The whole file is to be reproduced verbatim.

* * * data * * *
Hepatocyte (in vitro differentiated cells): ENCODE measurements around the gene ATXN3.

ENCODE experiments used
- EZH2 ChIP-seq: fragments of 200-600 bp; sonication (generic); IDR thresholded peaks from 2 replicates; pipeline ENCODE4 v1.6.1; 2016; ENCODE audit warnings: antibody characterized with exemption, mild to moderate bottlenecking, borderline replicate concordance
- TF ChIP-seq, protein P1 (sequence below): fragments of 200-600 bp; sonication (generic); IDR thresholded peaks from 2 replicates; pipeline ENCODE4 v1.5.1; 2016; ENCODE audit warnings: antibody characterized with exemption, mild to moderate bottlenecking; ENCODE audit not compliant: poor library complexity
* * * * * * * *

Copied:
Hepatocyte (in vitro differentiated cells): ENCODE measurements around the gene ATXN3.

ENCODE experiments used
- EZH2 ChIP-seq: fragments of 200-600 bp; sonication (generic); IDR thresholded peaks from 2 replicates; pipeline ENCODE4 v1.6.1; 2016; ENCODE audit warnings: antibody characterized with exemption, mild to moderate bottlenecking, borderline replicate concordance
- TF ChIP-seq, protein P1 (sequence below): fragments of 200-600 bp; sonication (generic); IDR thresholded peaks from 2 replicates; pipeline ENCODE4 v1.5.1; 2016; ENCODE audit warnings: antibody characterized with exemption, mild to moderate bottlenecking; ENCODE audit not compliant: poor library complexity